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Questar CEO: REX Pipe Won't Solve Rockies Basis Problem

The Rockies Express Pipeline (REX) will give producers an avenue to carry natural gas supplies to eastern markets, but Questar Corp. CEO Keith Rattie said his company will remain "cautious" about basis prices in the region over the next few years --at least until another pipeline is built.

"The collective wisdom of the market is telling us...that REX-West is not going to solve the basis problem," Rattie told financial analysts during a conference call last week. "We are going to need REX-East in service...and as we look over the course of this year, basis could be wider in the latter part of the summer months, the early part of fall."

Weather-related incidents and liquefied natural gas (LNG) imports, the "other big unknown," he said, also may affect Rockies basis prices over the next few months.

"We do expect to see more freed up LNG floating supply this summer, and some of that could end up in the United States," said Rattie. "The bottom line is, we are cautious about Rockies basis prices over the next couple of years, which is why [Questar Overthrust Pipeline] is focused on getting another project going."

Questar Overthrust and Alliance Pipeline Inc. in March entered into a memorandum of understanding to develop the Rockies Alliance Pipeline (RAP), which would extend from Wamsutter, WY, to the Minnesota/Canadian border at the Emerson trading hub (see NGI, March 31). The proposed 42-inch diameter pipe would extend about 800 miles on a northeasterly route through Wyoming, Montana and North Dakota, connecting Rockies production to markets in the Midwest and central Canada.

However, RAP faces competition from TransCanada Corp. and Williams, which are evaluating whether to develop Sunstone Pipeline, Rattie noted. Sunstone, which was announced shortly before RAP, would follow a similar route to the Questar/Alliance project (see NGI, March 17). Sunstone, proposed to run 618 miles, would have capacity of up to 1.2 Bcf/d and would parallel the existing Williams Northwest Pipeline system between the Opal Hub in Wyoming and Stanfield, OR. The system would interconnect at Stanfield with TransCanada's Gas Transmission Northwest system.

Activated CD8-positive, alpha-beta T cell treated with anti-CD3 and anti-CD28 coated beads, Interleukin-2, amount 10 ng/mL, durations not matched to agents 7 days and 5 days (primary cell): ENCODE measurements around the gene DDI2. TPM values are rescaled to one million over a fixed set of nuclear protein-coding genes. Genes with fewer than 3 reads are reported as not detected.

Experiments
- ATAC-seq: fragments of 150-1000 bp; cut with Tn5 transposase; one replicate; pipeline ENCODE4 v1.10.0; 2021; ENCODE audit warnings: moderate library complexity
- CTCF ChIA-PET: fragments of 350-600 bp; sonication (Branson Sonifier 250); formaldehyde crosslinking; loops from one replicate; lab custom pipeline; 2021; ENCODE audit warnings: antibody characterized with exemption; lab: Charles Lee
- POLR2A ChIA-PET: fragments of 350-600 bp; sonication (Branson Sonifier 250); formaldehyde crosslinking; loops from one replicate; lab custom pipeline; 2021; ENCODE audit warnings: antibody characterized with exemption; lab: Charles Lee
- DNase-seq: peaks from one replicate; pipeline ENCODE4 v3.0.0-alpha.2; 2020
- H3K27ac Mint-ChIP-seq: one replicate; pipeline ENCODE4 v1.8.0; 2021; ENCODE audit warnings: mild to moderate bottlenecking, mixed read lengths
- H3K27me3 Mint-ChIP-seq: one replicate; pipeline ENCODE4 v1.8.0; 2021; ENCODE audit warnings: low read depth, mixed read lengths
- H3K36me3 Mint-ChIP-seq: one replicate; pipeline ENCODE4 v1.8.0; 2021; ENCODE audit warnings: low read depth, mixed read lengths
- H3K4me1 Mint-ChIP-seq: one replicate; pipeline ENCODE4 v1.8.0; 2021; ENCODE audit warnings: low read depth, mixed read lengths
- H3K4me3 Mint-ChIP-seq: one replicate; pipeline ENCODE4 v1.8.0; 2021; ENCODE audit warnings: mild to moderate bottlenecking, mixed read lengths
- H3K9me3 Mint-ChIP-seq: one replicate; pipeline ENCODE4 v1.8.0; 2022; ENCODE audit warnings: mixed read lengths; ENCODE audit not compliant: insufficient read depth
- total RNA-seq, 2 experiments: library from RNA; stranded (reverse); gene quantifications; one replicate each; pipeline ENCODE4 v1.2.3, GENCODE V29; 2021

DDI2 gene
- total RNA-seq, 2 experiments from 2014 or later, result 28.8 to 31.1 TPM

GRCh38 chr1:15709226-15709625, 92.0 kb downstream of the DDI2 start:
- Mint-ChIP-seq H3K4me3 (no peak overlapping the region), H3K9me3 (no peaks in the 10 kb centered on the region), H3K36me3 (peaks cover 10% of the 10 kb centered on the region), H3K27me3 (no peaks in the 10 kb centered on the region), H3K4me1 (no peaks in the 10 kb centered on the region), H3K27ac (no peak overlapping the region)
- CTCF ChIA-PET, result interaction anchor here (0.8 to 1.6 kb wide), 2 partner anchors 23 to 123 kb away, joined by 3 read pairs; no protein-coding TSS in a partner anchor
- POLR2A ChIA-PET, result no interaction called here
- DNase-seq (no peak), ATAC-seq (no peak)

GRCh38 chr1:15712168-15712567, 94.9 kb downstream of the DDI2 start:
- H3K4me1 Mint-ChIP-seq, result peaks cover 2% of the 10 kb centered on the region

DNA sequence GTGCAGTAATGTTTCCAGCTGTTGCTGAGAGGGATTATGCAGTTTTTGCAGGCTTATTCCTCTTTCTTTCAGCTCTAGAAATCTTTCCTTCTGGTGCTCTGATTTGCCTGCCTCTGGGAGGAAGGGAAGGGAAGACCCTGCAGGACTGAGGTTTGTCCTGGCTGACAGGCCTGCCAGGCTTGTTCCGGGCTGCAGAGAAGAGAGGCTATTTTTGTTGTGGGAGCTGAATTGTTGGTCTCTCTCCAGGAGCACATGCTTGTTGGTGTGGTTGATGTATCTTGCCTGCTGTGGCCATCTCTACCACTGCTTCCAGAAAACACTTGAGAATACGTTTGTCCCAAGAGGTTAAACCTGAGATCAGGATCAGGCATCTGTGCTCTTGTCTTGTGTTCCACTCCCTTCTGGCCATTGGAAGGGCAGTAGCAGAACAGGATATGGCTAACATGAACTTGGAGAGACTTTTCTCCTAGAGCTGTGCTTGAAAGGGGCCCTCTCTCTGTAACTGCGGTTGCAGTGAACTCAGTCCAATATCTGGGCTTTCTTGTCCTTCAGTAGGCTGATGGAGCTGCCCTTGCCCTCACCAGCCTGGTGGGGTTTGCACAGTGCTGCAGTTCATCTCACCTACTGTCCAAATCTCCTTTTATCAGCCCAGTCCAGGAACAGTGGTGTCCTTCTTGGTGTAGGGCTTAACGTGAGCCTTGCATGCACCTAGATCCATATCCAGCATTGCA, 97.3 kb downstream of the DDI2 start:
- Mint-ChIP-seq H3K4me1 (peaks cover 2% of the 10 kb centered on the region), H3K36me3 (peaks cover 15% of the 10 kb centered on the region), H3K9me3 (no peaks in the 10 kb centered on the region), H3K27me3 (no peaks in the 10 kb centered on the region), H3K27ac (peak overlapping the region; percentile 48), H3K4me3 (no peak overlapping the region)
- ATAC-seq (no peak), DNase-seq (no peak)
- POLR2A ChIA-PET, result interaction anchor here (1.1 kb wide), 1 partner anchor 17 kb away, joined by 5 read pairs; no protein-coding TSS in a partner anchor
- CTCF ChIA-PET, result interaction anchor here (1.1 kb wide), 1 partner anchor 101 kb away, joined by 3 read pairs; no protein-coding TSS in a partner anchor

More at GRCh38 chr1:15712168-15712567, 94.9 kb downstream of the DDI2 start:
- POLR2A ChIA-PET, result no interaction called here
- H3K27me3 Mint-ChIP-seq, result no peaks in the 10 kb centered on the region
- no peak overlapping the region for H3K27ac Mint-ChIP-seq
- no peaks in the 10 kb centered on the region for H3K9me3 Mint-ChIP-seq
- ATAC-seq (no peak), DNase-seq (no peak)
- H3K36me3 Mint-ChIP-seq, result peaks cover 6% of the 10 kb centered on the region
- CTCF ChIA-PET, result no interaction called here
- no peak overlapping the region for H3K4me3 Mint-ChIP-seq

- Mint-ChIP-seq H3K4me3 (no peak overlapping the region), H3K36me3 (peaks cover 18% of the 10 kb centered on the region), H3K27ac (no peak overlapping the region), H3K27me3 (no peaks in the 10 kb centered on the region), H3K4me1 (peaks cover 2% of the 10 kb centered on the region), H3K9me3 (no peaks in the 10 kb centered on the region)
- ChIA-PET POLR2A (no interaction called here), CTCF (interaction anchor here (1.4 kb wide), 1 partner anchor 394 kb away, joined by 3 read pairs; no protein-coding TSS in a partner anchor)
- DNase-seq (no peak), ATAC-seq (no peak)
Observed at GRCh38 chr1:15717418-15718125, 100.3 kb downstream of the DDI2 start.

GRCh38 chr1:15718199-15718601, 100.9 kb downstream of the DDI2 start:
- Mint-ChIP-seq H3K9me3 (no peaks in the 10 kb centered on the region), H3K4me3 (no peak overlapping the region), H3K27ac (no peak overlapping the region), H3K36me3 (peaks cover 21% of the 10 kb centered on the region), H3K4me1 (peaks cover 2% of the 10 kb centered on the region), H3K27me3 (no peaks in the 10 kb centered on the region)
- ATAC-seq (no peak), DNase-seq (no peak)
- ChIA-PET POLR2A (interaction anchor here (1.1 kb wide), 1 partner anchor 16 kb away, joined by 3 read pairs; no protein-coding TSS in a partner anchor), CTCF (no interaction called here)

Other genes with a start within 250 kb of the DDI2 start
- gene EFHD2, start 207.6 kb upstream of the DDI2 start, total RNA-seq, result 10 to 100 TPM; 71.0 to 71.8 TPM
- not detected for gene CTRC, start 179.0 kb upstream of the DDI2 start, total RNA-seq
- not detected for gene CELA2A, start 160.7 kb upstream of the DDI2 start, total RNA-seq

An open season for RAP is scheduled to launch in May, and once Questar determines the level of interest, it may proceed, said Rattie.

There may be more pipeline capacity from the Rockies this summer, but Questar "has taken the risk out of the equation" by hedging 80% of its gas output, said the CEO.

Asked what else Questar might do "if things deteriorate" this summer, COO Chuck Stanley said the company likely would do what it has done in the past: shut in some of its production. Following severe gas price decreases, Questar shut in about 4.4 Bcfe net of unhedged Rockies gas and natural gas liquids (NGL) in 3Q2007 (see NGI, Oct. 29, 2007).

"We don't have a magic model that predicts everybody else's production," Stanley said. "We're watching growth from our own properties, and we study the forecasts from competitors in the region. It doesn't take a genius to add up all of the forecasts and realize that we see a transportation bottleneck, if not this year then in a couple of years, which is why our affiliate pipeline is tasked with trying to develop a new project to take gas out of the Rockies region to Northeast markets.